“Knowledge is power and history does not repeat itself, but it rhymes.” – Margaret Atwood
It took 35 years for Margaret Atwood to return to the dystopian world she created and finally write a compelling sequel to her widely-acclaimed novel, The Handmaid’s Tale. The novel regained popularity in post-Trump America, and the Handmaid’s garb became a symbol of resistance among women fighting for their rights to their own bodies.
Gilead no longer seemed a distant land in pro-life anti-abortion America, and it was soon adapted to television in a series that has been shocking the viewers since 2017. The irony, however, is that this ‘thought-up’ Gileadean theocracy was never a fragment of Atwood’s imagination; every incident that takes place in the book had some precedent in human history. The same is the case with the Elisabeth Moss-starrer TV series.
The Testaments, which is Atwood at her best yet again, recently earned her the Man Booker prize this year, shared with Bernardine Evaristo, the first black woman to achieve this feat. Atwood promised answers to the readers of The Handmaid’s Tale in this sequel, and she delivers. She says that the novel was inspired by the events of the world we’ve been living in.
Narrated as a story told by three women (one in her fifties and the other two much younger), The Testaments is a shocking journey that takes its readers through the heart of Gilead’s darkness. It answers the questions of its past, present and yes, its future.
Set some 15 years ahead of The Handmaid’s Tale, the novel opens in a worn-out by war Republic of Gilead, it seems like the place has lost its sheen, and the rules don’t seem so iron-clad anymore.
To be honest, the place looks like any other place in this world. The readers can sense an end, and so begins the journey towards this supposed end.
What gripped me the most as a reader were questions that refused to leave me alone ever since I finished reading this book. If the world were to turn into a Gilead-like dystopia, would all of us just be the victims?
If yes, then how do we explain the Aunts, the Marthas, the Wives, the other professionals such as doctors, drivers, dentists, and so on? Aren’t all these people in a way a product of a world they did not invent but helped propagate?
I don’t blame them for choosing life over death or a little power over victimhood. I don’t blame the women for inflicting tortures on other women in a bid to survive in a world which was no longer fair for the fairer sex. But I do feel that such a world exists everywhere in some proportion.
Not all of us would be Handmaids now if there were a world like this. Don’t get me wrong but look at the history which is replete with complicity—of people who chose to go ahead with life on a path strewn with corpses of those who didn’t. Yes, I am thinking of Hitler’s Germany, but I’m also thinking of Modi’s India and Trump’s America with their freshly constructed detention camps. Maybe I am taking it too far, but how do we explain the minorities some of us killed while the rest of us chose to look away? My point is, all of us won’t be the victims; some of us would be the ones who were complicit, or too busy to care.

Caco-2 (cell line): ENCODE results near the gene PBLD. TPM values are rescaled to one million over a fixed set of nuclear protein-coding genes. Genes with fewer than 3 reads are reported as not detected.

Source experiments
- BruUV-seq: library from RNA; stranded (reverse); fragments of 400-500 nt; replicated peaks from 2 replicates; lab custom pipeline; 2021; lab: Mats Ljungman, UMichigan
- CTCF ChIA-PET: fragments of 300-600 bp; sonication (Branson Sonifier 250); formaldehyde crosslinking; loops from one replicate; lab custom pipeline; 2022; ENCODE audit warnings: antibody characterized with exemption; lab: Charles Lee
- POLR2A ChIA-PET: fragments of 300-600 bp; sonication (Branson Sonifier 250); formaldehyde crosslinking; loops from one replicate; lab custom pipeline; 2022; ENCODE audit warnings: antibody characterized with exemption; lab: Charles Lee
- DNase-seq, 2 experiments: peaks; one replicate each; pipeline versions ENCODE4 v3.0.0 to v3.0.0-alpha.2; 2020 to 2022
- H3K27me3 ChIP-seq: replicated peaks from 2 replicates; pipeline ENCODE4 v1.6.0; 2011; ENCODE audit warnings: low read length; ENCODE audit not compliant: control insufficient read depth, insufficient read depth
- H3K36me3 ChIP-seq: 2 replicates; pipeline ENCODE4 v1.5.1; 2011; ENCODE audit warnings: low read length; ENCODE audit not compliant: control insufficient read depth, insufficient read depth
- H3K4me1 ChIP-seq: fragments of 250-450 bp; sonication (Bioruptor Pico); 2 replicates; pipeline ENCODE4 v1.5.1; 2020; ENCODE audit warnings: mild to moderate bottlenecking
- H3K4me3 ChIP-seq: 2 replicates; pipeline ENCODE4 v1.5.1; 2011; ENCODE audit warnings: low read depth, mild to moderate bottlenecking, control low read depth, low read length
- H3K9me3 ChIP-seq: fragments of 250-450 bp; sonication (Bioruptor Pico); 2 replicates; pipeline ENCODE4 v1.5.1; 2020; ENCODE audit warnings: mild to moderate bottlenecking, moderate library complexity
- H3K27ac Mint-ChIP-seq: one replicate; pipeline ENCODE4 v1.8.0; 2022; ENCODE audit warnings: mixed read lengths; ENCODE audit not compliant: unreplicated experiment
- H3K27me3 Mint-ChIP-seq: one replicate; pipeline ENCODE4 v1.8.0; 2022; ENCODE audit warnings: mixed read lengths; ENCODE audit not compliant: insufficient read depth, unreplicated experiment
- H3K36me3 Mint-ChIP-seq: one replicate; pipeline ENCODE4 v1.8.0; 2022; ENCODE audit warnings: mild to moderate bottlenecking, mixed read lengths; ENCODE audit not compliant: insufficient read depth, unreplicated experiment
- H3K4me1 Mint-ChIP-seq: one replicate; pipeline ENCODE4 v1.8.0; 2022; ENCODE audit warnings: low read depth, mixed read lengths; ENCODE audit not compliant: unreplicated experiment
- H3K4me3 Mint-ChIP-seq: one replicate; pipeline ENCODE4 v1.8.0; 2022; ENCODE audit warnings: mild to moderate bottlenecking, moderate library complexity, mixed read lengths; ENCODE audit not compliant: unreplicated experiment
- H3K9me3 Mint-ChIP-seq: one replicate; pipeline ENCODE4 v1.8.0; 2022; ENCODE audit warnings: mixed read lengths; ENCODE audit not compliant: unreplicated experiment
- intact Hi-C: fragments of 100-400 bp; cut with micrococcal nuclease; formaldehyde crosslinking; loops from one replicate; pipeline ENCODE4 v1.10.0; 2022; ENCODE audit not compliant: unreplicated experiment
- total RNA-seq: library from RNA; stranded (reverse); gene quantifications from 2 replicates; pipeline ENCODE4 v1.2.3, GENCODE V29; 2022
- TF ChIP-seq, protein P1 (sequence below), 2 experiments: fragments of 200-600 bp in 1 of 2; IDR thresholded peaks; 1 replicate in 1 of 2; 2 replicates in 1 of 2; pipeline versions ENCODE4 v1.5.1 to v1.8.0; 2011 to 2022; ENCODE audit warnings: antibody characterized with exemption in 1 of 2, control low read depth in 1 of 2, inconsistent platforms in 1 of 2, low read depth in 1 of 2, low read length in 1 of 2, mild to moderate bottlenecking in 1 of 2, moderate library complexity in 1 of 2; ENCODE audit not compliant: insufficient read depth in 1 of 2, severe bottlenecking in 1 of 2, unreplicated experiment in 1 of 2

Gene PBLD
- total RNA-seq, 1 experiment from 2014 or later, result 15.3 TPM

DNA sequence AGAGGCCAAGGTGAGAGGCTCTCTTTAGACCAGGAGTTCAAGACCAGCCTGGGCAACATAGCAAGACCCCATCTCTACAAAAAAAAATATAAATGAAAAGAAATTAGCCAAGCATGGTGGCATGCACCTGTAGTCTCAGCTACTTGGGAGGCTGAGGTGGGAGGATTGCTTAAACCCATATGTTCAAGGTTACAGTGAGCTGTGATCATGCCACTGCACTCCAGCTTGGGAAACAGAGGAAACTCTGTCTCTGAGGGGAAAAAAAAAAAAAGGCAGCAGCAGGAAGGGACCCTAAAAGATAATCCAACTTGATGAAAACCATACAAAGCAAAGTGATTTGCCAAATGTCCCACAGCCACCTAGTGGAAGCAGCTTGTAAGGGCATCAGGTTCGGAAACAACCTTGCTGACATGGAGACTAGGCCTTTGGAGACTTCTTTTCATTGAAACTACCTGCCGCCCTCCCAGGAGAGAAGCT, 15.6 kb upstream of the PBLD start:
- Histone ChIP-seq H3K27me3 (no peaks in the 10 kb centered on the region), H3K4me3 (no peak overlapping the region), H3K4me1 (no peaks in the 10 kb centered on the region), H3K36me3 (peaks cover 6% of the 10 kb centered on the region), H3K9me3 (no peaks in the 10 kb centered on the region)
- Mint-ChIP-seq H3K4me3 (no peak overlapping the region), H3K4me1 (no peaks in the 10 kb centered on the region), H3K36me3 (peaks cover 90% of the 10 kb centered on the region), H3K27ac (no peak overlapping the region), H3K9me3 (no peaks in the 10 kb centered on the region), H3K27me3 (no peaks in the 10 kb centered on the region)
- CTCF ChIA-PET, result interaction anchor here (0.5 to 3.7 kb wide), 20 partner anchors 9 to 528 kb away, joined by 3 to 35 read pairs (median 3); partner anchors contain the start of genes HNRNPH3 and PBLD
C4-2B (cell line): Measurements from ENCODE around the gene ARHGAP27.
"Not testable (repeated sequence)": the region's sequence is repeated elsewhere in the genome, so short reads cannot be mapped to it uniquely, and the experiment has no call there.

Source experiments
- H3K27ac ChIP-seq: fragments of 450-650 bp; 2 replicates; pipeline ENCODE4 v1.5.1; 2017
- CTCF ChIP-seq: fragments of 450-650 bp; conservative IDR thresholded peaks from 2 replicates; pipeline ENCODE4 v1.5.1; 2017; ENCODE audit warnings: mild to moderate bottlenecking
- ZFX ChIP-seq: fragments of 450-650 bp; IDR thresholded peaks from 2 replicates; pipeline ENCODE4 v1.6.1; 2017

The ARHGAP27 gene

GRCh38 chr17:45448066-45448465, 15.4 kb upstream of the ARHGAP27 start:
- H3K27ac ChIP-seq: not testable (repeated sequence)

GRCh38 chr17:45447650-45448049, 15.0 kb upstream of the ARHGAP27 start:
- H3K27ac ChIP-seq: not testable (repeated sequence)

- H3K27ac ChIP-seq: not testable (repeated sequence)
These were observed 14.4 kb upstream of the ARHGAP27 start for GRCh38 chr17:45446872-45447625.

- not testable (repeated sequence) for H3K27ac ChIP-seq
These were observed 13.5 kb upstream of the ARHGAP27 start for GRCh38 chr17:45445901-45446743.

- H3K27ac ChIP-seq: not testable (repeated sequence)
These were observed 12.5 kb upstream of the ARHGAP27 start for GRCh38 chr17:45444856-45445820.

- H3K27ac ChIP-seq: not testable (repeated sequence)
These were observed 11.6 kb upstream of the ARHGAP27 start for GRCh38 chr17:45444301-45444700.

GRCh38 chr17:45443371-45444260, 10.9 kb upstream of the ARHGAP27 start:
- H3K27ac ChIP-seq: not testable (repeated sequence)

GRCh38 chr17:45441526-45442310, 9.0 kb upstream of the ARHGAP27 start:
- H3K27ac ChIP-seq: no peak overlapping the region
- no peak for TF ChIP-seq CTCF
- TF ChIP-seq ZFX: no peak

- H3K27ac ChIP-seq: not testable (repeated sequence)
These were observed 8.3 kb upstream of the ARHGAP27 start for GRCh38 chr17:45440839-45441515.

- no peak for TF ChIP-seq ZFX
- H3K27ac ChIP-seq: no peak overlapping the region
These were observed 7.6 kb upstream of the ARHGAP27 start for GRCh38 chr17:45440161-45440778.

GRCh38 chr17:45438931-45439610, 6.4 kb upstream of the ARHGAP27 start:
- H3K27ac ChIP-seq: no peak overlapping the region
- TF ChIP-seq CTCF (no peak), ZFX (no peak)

Aunt Lydia, the woman who goes on to wield the same amount of power in Gilead as the men, is one such example. She does not try to defend her actions, but she tells you her story, she tells you how she gained power in a state that hated women. She tells you how she took the tortures inflicted on her with a silent promise that she would strike back. It is in her narrative we get an inkling of Gilead’s fall. It is in her narrative that I could sense Atwood’s voice the most, a voice that often answered the questions that popped in the reader’s head—a voice that cautions and navigates those of us who wanted in.
Atwood finally gives us a glimpse into this dystopia, its origin and its possible future. And what I saw did not disappoint me. I wouldn’t call this latest work a dystopia—as it rather takes a utopian turn, leaving the readers with the hope for a better future. It gives you hope that all those who are pinned to the ground, suffering injustice at the hands of those in power today shall not do so forever. They will rise.
The Handmaid’s Tale confined the readers to Offred’s perspective, but The Testaments, written as a story assembled from historical artefacts, gave us a chance to understand other women in this frightening world. We get the perspective of an Aunt in her mid-fifties, a young girl who grew up in Gilead with no education or freedom, and the last one is a feisty young girl who was smuggled out of Gilead and grew up in Canada. It is through their stories and the subsequent intersection of these stories that we finally decode the tired, old Gilead we see in The Testaments.
As the novel comes to an end, Atwood attempts to close the distance with her readers. It gets too real, and her message is loud and clear: If our nations were to turn into totalitarian state like Gilead, what would it look like? Where would it place you?